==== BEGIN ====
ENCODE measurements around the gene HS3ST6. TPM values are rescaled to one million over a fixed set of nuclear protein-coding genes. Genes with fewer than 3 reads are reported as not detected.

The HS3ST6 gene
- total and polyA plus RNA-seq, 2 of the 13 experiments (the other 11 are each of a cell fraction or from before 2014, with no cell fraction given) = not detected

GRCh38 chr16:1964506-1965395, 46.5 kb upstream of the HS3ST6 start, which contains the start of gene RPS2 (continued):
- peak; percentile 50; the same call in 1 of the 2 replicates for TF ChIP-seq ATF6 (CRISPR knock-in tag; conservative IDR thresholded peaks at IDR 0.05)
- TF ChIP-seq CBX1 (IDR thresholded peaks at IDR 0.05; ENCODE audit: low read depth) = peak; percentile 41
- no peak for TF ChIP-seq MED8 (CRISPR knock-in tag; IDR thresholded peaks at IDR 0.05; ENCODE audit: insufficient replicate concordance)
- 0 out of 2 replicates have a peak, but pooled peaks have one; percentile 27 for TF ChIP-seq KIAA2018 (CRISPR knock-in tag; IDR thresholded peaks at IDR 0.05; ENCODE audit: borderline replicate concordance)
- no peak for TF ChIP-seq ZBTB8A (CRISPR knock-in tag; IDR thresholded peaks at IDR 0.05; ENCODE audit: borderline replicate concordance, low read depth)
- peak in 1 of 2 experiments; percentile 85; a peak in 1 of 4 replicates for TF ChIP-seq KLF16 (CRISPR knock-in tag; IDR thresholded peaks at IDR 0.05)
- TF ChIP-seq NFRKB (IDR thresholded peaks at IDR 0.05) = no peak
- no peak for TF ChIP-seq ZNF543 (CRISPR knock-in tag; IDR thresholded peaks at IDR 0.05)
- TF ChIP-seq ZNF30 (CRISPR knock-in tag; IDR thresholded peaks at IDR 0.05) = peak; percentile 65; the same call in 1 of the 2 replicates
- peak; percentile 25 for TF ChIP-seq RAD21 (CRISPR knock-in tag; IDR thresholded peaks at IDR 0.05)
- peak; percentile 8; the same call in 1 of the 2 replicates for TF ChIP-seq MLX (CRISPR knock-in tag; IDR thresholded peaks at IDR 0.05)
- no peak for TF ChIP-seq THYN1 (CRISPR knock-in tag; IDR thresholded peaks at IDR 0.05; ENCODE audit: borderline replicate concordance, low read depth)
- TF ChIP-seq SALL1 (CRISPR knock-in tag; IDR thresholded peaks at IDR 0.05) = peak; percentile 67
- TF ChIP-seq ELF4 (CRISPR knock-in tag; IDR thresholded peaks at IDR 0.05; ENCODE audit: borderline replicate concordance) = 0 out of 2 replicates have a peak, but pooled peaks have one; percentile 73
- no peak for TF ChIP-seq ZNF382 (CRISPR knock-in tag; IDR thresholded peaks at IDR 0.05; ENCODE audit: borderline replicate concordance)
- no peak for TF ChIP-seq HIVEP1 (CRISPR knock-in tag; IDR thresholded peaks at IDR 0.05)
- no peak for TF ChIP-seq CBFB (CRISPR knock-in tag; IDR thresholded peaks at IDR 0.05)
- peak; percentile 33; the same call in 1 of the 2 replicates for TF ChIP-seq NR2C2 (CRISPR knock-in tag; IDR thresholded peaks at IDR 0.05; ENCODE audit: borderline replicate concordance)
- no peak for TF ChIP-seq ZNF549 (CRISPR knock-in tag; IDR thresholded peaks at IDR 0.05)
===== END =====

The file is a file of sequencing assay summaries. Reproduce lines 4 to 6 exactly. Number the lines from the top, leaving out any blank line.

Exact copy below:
GRCh38 chr16:1964506-1965395, 46.5 kb upstream of the HS3ST6 start, which contains the start of gene RPS2 (continued):
- peak; percentile 50; the same call in 1 of the 2 replicates for TF ChIP-seq ATF6 (CRISPR knock-in tag; conservative IDR thresholded peaks at IDR 0.05)
- TF ChIP-seq CBX1 (IDR thresholded peaks at IDR 0.05; ENCODE audit: low read depth) = peak; percentile 41